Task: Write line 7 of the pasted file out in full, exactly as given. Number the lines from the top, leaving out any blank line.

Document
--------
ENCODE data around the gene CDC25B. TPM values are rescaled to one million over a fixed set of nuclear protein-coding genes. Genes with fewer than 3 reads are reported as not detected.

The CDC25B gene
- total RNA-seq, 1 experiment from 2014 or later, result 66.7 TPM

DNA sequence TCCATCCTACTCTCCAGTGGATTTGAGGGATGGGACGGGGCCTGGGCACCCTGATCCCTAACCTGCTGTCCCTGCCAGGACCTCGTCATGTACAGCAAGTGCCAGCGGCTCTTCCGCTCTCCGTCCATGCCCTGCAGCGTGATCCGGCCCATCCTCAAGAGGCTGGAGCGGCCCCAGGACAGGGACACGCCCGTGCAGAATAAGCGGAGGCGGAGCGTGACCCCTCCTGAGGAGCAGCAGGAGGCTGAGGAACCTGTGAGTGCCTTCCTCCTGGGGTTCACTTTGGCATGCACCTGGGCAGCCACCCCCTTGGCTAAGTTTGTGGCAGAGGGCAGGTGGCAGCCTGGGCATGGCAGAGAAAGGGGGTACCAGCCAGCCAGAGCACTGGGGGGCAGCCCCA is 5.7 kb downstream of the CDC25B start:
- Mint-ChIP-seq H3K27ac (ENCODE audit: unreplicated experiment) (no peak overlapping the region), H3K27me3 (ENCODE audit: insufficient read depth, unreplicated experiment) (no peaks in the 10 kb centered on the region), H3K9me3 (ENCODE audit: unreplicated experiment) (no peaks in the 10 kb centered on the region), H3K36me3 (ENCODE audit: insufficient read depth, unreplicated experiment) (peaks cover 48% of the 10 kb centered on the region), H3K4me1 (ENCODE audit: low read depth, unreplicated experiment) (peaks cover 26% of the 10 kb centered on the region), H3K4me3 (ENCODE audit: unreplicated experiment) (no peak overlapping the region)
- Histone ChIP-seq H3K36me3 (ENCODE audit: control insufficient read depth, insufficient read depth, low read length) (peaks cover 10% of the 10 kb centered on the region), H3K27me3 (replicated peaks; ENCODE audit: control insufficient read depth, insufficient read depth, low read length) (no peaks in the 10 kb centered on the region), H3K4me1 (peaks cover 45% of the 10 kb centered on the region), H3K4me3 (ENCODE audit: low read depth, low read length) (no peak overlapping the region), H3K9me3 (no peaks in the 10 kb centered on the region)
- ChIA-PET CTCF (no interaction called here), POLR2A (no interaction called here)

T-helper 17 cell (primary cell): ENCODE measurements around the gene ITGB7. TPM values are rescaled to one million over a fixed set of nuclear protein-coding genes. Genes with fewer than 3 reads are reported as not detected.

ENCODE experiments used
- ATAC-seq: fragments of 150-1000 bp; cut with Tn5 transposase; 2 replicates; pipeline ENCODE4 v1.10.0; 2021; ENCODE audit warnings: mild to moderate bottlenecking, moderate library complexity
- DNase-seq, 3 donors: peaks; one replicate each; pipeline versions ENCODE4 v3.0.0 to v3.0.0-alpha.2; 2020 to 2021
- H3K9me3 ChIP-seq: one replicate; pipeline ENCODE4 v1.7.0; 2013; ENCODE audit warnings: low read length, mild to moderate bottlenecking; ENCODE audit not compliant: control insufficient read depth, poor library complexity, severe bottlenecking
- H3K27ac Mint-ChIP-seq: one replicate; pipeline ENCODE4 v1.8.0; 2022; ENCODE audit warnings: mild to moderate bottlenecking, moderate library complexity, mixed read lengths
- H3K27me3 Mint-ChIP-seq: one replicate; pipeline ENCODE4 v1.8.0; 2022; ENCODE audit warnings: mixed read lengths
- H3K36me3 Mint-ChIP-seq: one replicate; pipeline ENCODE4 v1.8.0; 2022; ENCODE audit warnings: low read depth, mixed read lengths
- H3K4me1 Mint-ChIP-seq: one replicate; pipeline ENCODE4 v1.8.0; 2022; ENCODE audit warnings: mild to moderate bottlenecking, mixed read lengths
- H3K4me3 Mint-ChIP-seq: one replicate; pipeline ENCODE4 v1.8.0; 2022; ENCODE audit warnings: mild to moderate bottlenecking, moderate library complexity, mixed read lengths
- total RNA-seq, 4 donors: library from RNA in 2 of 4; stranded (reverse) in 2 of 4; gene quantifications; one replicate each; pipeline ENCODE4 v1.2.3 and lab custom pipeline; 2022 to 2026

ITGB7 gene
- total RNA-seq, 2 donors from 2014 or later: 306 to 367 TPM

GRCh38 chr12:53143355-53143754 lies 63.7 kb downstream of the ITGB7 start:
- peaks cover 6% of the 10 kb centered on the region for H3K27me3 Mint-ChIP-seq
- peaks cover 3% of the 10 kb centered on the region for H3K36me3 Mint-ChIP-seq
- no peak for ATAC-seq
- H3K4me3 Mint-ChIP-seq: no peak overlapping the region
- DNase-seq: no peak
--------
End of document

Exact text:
- ChIA-PET CTCF (no interaction called here), POLR2A (no interaction called here)